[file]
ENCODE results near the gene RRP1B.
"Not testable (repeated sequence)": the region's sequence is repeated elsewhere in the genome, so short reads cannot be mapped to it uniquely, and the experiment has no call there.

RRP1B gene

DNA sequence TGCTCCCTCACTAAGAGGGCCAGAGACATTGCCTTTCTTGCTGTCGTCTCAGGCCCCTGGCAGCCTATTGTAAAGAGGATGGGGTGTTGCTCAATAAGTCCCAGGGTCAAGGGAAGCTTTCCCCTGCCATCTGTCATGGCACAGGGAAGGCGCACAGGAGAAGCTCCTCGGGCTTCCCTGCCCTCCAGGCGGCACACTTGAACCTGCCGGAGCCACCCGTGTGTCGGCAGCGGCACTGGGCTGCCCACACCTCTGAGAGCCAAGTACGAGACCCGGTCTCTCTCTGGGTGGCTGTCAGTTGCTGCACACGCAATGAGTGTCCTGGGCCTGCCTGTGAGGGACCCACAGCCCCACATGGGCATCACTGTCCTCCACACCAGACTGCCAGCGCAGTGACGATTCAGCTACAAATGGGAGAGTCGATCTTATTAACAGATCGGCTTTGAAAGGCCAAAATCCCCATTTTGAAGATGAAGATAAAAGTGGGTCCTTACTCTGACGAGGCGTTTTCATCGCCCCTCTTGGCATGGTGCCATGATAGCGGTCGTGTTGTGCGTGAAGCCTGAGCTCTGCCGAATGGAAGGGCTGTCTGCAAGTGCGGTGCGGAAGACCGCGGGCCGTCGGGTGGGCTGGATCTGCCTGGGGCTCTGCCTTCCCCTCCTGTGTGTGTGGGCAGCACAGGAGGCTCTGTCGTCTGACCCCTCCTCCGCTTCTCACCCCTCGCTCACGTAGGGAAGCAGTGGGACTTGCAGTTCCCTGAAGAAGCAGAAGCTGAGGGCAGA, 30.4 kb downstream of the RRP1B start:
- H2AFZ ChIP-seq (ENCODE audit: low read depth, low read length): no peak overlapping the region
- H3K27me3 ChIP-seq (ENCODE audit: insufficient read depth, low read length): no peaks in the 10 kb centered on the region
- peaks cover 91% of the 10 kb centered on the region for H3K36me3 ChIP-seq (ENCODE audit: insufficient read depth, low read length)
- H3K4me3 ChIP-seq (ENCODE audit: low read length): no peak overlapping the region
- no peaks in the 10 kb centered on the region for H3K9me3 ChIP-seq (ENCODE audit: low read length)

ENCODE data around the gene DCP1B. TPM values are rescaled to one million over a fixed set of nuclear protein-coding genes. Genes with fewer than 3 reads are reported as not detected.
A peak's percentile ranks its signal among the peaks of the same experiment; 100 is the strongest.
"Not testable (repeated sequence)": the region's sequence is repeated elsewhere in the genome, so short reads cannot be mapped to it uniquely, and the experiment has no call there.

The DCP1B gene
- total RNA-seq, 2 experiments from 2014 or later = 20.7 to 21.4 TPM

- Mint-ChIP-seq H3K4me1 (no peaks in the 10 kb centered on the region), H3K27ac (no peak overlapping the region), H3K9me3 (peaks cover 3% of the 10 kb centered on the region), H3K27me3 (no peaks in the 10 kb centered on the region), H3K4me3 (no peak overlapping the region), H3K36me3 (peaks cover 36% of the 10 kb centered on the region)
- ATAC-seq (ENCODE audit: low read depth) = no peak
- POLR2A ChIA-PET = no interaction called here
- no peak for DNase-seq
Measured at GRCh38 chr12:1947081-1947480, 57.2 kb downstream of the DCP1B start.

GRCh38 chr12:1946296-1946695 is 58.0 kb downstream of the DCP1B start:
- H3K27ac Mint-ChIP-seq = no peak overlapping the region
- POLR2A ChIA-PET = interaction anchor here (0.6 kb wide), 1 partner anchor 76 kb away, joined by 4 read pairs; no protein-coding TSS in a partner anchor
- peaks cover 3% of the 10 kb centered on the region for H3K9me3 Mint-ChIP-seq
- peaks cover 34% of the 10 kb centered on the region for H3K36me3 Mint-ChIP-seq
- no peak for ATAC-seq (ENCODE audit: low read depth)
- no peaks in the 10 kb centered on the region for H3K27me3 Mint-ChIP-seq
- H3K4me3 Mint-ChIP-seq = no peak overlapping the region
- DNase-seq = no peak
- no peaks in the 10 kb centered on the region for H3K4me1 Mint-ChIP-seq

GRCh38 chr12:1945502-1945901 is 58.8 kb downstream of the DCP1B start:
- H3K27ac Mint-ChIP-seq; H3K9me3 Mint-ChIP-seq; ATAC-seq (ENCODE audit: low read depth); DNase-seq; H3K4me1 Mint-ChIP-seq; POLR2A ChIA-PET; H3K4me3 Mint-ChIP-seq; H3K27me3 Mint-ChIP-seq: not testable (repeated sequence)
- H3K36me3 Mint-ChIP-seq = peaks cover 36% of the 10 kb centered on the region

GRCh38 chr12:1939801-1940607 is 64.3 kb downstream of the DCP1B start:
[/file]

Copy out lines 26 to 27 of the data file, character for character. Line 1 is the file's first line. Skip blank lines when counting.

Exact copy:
- no peaks in the 10 kb centered on the region for H3K27me3 Mint-ChIP-seq
- H3K4me3 Mint-ChIP-seq = no peak overlapping the region